OneNote vs Evernote

I’ve been such a happy camper with Evernote that I’ve used up my monthly upload limit (60MB), and Evernote kindly asked me if wanted to go premium. I think I will, but not just yet. The main reason I want the premium service is not so much to raise the monthly upload limit from the measly 60MB to 1GB but more importantly to allow me to have offline folders, which means I’ll be able to see the contents of my notes on my iPad2 even when I’m not connected to the Internet, which is most of the time, as I only got the Wifi version, not the 3G one. Not being able to see note content is a real pain as I increasingly use the iPad2 as my portable computer.

So. I’ve reached my Evernote limit (can’t upload any more notes, tho you can edit existing notes as long as you don’t change the notebook the note is in), but I still have stuff to clip and note (believe it or not), so, what on earth can I do? Well, obviously, the answer is to try out OneNote which was so interestingly written about over here.

(Aside: I watched Daniel Gold’s youtube video, and when I saw a screenshot of his Evernote setup, I realized for the first time the importance of the visual layout. Daniel uses the 3-column layout -1)  notebooks + tags, 2) thumbnail list of notes in notebook or with the searched-for tag, and 3) the note pane with the topmost note from column 2 open. With this layout, you can search on a particular project and see right before your eyes the next actionable ToDo items for that project. Obvious, innit? Using this layout can perhaps save you the trouble of creating a master project note with all the actionable steps listed, an extra administrative step which is frankly a pain in the butt and which I’d therefore cleverly avoided. But I really do need that project overview, and this layout provides it. Neato. And this is just one more proof that a picture can be worth a thousand words, especially when it comes to “howto” posts.)

So here it is: the OneNote vs Evernote match of the Day, the grand finale after a whopping, ooh, 2 hours (that’s 120 freakin minutes!!) of fumbling around use. At least.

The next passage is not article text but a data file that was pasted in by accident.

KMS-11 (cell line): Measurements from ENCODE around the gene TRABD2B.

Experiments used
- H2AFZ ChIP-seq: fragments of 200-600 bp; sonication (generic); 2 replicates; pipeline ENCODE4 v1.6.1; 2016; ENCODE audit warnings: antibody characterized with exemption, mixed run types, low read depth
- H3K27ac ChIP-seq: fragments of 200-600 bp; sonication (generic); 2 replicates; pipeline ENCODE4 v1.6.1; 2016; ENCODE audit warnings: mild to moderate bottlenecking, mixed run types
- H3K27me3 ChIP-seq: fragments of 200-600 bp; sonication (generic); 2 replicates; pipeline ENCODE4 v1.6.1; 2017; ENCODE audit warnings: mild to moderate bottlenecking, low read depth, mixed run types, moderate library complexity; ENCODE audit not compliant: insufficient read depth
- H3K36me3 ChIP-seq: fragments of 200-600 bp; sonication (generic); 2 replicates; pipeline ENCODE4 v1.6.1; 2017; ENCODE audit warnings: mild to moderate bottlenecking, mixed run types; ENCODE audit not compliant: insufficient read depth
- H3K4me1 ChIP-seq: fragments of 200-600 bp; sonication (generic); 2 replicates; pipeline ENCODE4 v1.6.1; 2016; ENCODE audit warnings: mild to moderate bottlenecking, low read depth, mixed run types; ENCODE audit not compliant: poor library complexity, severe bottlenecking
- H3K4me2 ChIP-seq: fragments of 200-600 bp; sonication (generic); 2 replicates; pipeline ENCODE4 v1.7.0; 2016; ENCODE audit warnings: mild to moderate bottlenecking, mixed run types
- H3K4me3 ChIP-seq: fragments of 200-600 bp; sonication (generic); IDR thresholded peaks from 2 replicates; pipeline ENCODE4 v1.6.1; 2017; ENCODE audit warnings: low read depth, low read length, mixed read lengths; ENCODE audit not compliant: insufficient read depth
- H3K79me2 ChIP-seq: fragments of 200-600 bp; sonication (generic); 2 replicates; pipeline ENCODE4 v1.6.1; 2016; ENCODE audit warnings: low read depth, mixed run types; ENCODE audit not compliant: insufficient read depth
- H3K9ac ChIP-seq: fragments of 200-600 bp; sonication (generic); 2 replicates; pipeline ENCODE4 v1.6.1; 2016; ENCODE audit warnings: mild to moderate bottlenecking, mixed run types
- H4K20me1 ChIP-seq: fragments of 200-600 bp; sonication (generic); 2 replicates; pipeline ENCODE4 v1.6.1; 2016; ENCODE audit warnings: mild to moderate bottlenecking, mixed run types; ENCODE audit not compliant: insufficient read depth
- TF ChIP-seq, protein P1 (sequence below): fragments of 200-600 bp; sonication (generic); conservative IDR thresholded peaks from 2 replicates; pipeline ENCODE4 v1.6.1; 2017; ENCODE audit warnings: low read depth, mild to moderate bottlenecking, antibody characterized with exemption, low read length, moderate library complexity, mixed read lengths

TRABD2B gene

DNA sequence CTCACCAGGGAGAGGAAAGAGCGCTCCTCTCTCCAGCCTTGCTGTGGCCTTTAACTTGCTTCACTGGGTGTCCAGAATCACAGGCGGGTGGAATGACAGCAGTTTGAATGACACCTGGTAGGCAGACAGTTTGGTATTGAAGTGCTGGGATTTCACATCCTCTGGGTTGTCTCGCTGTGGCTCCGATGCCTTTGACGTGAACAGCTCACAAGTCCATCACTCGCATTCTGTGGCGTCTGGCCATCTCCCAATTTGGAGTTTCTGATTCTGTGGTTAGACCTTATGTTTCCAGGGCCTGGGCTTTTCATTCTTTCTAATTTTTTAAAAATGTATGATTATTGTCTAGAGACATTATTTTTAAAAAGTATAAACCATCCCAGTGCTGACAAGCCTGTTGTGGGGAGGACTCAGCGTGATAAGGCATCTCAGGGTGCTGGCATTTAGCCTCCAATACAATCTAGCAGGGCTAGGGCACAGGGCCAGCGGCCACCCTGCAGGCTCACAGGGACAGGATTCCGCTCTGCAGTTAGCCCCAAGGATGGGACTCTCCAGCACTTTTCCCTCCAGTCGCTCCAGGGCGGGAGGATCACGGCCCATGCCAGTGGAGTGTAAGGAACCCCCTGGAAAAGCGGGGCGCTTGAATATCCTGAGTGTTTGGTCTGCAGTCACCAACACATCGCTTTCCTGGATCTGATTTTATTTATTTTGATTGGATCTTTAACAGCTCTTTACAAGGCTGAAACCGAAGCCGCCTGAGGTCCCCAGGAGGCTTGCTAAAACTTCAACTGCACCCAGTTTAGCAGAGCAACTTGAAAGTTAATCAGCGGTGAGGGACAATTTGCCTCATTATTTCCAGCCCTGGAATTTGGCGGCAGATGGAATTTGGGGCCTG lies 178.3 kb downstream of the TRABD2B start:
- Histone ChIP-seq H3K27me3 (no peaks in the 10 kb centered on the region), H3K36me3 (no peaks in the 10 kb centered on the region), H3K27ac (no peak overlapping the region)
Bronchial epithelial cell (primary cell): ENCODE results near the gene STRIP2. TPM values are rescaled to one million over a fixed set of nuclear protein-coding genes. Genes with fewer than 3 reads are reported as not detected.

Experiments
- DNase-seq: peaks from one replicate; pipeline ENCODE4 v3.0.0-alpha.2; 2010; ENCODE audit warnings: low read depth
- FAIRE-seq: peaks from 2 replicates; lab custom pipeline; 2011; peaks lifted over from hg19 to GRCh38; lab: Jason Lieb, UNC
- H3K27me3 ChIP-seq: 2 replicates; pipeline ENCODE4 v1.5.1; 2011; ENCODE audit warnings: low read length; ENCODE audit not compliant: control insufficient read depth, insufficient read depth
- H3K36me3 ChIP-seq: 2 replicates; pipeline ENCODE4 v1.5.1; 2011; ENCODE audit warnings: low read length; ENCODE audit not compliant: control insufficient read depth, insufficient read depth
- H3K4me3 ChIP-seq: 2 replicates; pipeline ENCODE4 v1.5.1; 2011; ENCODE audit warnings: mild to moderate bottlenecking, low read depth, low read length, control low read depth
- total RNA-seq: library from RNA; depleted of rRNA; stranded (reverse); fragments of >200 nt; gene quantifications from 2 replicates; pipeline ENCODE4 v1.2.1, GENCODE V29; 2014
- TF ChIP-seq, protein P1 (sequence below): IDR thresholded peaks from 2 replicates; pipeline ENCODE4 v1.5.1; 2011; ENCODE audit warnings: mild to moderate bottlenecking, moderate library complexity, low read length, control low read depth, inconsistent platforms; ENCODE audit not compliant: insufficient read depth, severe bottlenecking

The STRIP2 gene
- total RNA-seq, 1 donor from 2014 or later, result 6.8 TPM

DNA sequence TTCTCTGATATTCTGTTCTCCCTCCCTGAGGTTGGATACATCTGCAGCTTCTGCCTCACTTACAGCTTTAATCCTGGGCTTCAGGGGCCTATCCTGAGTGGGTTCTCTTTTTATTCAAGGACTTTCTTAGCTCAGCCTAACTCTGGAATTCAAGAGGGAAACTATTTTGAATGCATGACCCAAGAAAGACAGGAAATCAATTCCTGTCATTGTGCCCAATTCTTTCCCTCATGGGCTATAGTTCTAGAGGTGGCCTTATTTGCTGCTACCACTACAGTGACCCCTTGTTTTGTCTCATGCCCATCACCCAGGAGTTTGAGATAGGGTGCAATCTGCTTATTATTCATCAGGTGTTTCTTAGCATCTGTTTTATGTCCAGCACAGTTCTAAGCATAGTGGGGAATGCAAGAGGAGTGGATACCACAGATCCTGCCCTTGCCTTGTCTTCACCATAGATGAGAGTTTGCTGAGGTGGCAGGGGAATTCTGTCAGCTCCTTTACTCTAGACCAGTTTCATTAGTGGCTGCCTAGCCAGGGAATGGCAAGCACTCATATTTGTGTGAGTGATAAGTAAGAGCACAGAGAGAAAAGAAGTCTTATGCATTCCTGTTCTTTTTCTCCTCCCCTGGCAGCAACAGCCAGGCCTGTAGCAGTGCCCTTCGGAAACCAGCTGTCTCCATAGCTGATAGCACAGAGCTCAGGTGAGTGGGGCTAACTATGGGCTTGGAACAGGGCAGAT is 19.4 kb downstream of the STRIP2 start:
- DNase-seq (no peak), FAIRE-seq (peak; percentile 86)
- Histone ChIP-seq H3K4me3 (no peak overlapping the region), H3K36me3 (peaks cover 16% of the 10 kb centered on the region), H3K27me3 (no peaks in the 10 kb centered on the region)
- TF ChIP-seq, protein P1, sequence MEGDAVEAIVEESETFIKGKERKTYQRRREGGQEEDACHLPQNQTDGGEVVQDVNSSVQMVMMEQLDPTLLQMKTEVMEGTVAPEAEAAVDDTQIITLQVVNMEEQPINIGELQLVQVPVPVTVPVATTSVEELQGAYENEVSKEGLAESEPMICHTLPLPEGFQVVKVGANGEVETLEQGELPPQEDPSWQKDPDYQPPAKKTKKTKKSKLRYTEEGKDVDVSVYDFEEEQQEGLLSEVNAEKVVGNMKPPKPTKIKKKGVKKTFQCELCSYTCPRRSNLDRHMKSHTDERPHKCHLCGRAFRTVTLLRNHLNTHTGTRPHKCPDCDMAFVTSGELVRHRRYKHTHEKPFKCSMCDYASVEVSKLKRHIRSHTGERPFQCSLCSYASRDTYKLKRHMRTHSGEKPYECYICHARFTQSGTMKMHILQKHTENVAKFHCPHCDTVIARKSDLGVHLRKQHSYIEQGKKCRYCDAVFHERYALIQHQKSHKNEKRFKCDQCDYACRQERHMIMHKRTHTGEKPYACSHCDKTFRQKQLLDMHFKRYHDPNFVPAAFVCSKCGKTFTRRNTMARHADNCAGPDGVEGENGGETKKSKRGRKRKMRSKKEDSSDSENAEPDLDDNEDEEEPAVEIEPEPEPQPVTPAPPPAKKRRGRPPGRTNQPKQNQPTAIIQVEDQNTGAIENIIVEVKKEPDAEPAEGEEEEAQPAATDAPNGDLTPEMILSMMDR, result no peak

1. OneNote: has greater flexibility than Evernote in terms of levels – you have notebooks which can be divided into sections, which can be further subdivided into pages.
  2. OneNote: has the same web-clipping function as Evernote (is built-in with IE and there’s a Firefox plugin). As with Evernote, you can designate a default notebook/section for your web-clippings.
  3. OneNote assigns pretty colours to the different sections of a notebook.
  4. In OneNote it’s easy to move a page so as to be a sub-sub-section of another page – you just grab the title in the vertical list and move it slightly to the right and it stays there so you can clearly see that page is a subsection of the page above.
  5. OneNote also syncs with “the cloud” (i.e. Windows’ SkyDrive),  but there are a couple of extra steps involved. However, these are very well explained by HowtoGeek and once you’ve got it setup, syncing is as easy and hands-off as in Evernote.
  6. Well, not quite as straightforward, apparently. I just opened up OneNote on my pc and discovered I have TWONotes! Two sets of all my notebooks. What the ….?  One of them must be the online set.
  7. At the top of my OneNote screen I notice a message, telling me that to sync, I need to type in my password. But where do I do that? Not obvious. Click the file menu and in the first window that opens you should see the sync icon (I’m running Japanese Windows as you can see but the icon should be the same, click the thumbnail on the right here). Click it and in the window that pops up hit the top right button which says Sync Now! or similar.
  8. Using SkyDrive, you can create, edit and share OneNote notebooks, even if you don’t have OneNote installed on your computer, something which I found very useful when the only computer I could use was a web-book.
  9. You can now import your Evernotes into OneNote (and vice-versa).
  10. SkyDrive is free storage, and includes an online Microsoft Office. Don’t know what the storage limit is, if any. (Update: It’s 25GB) Evernote offers 60MB of free uploads/month, then it cuts you off and offers you to go premium.
  11. On the Evernote side, it’s very easy to email notes to your Evernote account, including audio files recorded on your cell-phone, for example. Haven’t yet found out if OneNote can do this, or if it can, how.

Once you’ve got your “buckets” setup for collection of info – your notebooks, sections, pages, whatever – you come to the next, most important, stage: workflows. I’ll write about that in a later post. Workflows are crucial to a happy and successful pc existence.